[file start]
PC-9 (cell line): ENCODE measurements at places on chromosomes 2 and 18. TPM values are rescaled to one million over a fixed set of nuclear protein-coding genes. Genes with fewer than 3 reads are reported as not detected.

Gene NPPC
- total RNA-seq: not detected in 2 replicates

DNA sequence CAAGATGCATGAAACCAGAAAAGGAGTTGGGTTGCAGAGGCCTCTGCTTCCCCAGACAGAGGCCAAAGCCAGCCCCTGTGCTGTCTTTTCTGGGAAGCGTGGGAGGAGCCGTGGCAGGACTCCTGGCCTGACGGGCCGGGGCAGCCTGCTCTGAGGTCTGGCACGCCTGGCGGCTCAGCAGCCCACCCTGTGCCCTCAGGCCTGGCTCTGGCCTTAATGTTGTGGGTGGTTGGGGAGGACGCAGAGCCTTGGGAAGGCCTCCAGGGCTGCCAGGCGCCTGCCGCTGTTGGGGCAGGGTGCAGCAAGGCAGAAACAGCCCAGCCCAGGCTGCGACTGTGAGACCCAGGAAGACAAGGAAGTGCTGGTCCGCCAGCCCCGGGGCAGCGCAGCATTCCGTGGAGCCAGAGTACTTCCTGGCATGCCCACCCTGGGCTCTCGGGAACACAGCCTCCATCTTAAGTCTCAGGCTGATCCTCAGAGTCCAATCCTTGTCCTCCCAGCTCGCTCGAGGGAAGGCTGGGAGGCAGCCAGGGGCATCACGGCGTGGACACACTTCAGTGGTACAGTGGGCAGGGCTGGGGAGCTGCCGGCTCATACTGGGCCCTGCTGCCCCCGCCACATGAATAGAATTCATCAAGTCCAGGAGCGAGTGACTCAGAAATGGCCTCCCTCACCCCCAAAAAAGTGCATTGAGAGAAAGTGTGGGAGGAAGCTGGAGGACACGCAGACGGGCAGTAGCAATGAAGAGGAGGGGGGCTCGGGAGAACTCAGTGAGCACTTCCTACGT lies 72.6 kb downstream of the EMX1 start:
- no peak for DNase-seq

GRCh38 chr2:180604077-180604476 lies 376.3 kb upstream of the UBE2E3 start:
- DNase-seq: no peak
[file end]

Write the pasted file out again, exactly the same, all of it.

PC-9 (cell line): ENCODE measurements at places on chromosomes 2 and 18. TPM values are rescaled to one million over a fixed set of nuclear protein-coding genes. Genes with fewer than 3 reads are reported as not detected.

Gene NPPC
- total RNA-seq: not detected in 2 replicates

DNA sequence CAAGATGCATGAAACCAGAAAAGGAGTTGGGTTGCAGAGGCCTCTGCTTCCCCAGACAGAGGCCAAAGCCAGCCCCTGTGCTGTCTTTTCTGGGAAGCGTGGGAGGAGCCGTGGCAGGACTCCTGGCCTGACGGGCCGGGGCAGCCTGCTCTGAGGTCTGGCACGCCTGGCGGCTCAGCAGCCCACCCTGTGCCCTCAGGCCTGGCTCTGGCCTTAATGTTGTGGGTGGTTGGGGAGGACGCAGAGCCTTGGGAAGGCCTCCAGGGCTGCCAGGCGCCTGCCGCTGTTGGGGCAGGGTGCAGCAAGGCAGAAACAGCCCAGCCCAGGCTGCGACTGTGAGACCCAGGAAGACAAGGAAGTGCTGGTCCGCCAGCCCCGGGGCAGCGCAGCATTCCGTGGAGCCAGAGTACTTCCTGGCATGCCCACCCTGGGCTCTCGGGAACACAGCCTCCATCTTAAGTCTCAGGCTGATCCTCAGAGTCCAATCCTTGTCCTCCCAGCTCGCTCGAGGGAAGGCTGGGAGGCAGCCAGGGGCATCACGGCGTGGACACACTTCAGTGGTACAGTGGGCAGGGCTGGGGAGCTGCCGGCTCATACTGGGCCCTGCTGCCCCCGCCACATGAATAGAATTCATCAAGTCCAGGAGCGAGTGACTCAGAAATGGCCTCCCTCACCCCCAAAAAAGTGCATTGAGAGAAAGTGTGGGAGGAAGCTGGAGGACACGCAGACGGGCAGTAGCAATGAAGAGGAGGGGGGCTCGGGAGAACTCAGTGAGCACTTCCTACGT lies 72.6 kb downstream of the EMX1 start:
- no peak for DNase-seq

GRCh38 chr2:180604077-180604476 lies 376.3 kb upstream of the UBE2E3 start:
- DNase-seq: no peak